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Turnout and Same-DayVoting

Did It Sink Conrad Burns?

by PAT WILLIAMS

Do you remember those happy scenes of Iraqi voters walking out of the voting places with a smile on their face and a purple covered finger stuck proudly in the air? That voting process is called same-day voting.

America’s men and women are dying everyday in Iraq to assure the right of the Iraqis to cast their ballots, and yet here at home some high, elected officials are trying to prevent our own citizens, right here in Montana, from having same-day voting–the identical process that we all cheered in Iraq.

Last year, for the first time, Montanans enjoyed the benefits of being able to register and vote on election day. The 2006 turnout was remarkable, particularly given the perhaps understandable voter lethargy and low turnout of the previous several decades, not only here in Montana but also throughout the nation. Less than exciting candidates, tepid policies, and citizen frustration and confusing voter registration and election day rules all combined to dramatically reduce election day turnout.

In the election of 1960, an astonishing 86% of registered Montanans turned out at the polls on election day. That healthy turnout has shrunk through the years to an embarrassing 54% in 2002. That long decline ended last November with Senators Conrad Burns and Jon Tester at the top of the ticket and a new Montana law known as election-day or same-day registration, which helped our voter turnout jump to around 70%.

Almost 4,000 Montanans responded to the new law by both registering and voting on election day and helping to boost turnout. At the Gallatin County Courthouse, so many people showed up that the final voter cast his votes at five minutes to midnight. In Missoula County the last voter cast his ballot at 9:32 that evening. Of course, the polls close throughout the state at 8:00 p.m. but the law has always allowed those standing in line at that hour to wait and cast their vote, and they did"with the most determined people waiting almost four hours.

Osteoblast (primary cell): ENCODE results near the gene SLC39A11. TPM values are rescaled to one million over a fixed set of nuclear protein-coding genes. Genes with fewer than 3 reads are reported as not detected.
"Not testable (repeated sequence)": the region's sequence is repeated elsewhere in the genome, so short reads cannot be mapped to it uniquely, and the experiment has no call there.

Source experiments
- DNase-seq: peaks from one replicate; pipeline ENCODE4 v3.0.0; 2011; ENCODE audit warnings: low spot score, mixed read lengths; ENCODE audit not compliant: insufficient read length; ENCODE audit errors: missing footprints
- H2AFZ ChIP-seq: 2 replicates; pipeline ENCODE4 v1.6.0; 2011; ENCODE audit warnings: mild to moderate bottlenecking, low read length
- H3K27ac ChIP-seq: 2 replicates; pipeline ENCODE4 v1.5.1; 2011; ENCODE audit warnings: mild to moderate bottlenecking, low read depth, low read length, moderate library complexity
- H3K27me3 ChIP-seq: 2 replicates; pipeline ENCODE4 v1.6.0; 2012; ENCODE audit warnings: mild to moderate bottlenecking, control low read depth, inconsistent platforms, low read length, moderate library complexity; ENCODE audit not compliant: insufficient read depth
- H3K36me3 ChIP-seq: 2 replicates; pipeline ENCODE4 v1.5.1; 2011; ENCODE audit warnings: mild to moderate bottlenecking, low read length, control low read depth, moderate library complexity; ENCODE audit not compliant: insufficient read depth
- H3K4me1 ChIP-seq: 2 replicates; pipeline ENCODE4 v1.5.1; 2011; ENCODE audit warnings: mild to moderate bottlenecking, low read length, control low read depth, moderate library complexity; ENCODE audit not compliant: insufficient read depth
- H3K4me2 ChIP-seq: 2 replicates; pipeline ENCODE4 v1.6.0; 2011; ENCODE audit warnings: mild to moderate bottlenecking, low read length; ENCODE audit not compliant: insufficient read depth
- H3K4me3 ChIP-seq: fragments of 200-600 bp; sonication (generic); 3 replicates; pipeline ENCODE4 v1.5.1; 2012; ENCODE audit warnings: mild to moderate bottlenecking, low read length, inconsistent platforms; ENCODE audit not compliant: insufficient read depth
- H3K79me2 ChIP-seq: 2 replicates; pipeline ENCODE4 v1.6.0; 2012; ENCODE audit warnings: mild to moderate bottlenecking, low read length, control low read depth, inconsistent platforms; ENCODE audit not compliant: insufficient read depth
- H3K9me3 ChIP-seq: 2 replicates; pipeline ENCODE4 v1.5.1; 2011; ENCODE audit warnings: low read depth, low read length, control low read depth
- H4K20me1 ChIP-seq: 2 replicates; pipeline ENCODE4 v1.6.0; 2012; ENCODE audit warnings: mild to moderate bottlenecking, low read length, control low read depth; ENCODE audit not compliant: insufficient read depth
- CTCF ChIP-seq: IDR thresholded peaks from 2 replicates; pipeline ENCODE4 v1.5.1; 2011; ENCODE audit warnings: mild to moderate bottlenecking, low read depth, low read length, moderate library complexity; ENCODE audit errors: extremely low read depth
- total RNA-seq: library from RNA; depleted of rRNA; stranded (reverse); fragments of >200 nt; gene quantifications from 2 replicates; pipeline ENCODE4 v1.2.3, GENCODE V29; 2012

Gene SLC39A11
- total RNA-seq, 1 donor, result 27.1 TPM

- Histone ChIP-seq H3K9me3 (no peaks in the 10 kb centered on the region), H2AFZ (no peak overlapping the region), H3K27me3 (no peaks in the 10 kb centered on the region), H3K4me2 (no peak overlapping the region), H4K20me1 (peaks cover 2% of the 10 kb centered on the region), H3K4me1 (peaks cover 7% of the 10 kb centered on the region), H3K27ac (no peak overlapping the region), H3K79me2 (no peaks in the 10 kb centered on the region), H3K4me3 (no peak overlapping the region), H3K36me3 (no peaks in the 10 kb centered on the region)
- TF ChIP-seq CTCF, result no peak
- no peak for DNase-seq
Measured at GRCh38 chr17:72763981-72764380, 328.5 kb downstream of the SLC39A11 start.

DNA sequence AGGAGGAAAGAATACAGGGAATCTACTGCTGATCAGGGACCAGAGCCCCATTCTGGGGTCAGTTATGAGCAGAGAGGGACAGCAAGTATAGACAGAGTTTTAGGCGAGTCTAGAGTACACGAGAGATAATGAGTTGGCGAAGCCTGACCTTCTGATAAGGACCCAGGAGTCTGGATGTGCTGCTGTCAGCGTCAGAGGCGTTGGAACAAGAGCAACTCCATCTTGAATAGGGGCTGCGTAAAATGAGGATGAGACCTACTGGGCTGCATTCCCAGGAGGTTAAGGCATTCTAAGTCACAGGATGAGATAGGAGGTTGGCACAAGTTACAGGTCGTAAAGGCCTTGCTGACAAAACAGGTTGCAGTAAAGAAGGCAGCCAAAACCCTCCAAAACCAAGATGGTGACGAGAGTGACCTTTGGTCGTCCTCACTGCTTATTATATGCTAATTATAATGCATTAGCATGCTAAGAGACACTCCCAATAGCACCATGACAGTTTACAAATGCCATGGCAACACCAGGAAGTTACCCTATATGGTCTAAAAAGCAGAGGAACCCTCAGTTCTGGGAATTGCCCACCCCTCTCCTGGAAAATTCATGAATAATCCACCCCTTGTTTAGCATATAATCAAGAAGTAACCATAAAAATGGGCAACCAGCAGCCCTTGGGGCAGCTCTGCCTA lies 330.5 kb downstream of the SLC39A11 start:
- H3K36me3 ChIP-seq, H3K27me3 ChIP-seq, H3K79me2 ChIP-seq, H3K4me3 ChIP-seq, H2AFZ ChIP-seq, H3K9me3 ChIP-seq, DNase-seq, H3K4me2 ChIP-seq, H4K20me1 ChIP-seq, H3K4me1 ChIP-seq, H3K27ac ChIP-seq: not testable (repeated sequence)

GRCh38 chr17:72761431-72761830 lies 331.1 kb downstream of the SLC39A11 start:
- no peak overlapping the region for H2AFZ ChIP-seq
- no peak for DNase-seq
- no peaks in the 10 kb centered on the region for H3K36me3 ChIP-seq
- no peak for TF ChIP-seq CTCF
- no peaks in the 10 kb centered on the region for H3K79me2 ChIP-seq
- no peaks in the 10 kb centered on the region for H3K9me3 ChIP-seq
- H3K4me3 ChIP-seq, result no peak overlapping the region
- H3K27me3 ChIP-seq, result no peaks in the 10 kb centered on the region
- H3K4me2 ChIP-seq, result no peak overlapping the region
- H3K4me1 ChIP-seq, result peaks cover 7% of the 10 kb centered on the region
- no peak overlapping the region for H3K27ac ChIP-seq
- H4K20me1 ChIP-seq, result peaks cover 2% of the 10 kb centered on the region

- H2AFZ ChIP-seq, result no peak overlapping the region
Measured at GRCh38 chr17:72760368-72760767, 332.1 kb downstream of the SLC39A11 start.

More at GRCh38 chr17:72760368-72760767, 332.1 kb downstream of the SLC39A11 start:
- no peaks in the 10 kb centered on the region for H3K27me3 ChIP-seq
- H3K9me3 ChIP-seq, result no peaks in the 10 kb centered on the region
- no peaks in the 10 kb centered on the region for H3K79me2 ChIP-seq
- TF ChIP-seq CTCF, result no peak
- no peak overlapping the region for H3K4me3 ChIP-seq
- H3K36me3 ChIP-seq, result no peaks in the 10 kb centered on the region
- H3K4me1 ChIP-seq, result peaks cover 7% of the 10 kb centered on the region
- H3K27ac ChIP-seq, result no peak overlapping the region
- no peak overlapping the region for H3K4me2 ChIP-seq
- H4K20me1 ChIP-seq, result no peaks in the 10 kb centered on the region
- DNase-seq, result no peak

Eight states have same-day registration: Connecticut, Idaho, Maine, Minnesota, New Hampshire, Wisconsin, Wyoming, and Montana. Each has found that making it easier for people to vote has dramatically increased citizen participation in that critical democratic process.

Can same-day registration and voting have its problems? Of course. We should all expect that same-day registration laws have adequate safeguards to prevent fraud. We also must provide local election officials with enough election day staff to handle the crowds of people who wish to both register and vote on that day. However, we should also be determined to correct any problems that might exist by curing the difficulties, not by making it more difficult to vote.

Unfortunately two bills are now before the Montana Legislature to do just that and, unfortunately, they have the support of the Secretary of State. Their stated reasons for wanting to repeal same-day registration range from "diminished integrity of the election process" to "somewhat chaotic." It is interesting to note, however, that in almost every state, including Montana, the opposition to same-day registration comes from Republican officials. They don’t seem to like high turnouts–our former Republican Senator Conrad Burns’ defeat might be a case in point.

Montana’s new same-day registration is working and represents a refreshing departure from America’s sometimes regrettable history of using voter registration laws to blatantly practice partisan and racial disfranchisement.

PAT WILLIAMS served nine terms as a U.S. Representative from Montana. After his retirement, he returned to Montana and is teaching at The University of Montana where he also serves as a Senior Fellow at the Center for the Rocky Mountain West.